If, like us, you aren’t part of his target audience, you may not particularly like his newspaper. But that does not in any way discount David Penberthy’s showmanlike talent for staging a hugely entertaining tabloid performance every morning, six days a week. The Daily Telegraph is livelier than it has been for years, replete with all the tricks of the tabloid trade that are the great hallmarks of its populist News Corp stablemates in London and New York. We are not talking heavy or serious editorial content here. This is journalism-as-entertainment: a “holy sh-t” big black front page splash, plenty of powerful-figures-rort-the-system inside stories, lots of really cheeky headlines, several pages of juicy celebrity gossip, columnists who (in print) share their readers’ values, dollops of jingoism, pathos, pets and moral indignation, all the news in bite-sized mouthfuls, and a sports section with guts. It may not be for the purists, and it inevitably involves some excessive behaviour and some bad calls (eg. those mythical Indian ANZ call centres) but under David Penberthy’s frenetic guiding hand The Daily Telegraph meets the primary consideration for any tabloid editor: it is almost never dull.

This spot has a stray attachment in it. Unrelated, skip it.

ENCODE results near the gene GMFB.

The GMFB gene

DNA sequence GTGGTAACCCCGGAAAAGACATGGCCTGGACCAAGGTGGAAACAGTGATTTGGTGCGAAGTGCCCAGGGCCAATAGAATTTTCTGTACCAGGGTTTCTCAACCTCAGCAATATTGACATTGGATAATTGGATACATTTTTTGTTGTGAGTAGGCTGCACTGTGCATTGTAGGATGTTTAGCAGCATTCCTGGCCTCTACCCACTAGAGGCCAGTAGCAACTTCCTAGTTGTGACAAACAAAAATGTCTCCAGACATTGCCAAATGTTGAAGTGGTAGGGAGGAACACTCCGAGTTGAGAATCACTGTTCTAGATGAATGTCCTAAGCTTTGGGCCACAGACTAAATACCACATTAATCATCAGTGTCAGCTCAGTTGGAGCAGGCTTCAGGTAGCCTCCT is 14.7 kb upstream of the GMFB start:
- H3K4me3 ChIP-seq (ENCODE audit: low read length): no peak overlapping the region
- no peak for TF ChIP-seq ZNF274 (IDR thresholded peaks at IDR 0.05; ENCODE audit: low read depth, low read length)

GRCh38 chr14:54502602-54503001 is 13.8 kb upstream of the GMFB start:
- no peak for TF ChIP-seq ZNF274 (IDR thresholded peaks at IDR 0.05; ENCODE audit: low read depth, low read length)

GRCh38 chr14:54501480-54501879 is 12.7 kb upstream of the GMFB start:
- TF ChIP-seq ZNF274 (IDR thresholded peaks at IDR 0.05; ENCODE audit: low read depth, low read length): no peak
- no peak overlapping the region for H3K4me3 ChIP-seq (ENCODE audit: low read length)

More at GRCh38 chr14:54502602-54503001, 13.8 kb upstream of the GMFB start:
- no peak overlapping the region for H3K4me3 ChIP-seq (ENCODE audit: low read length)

Crikey readers say:
Blunden (Herald Sun), the b-stard, can’t argue with that circulation – Michael Stanley.
2005 Winner: The Bulletin‘s Garry Linnell.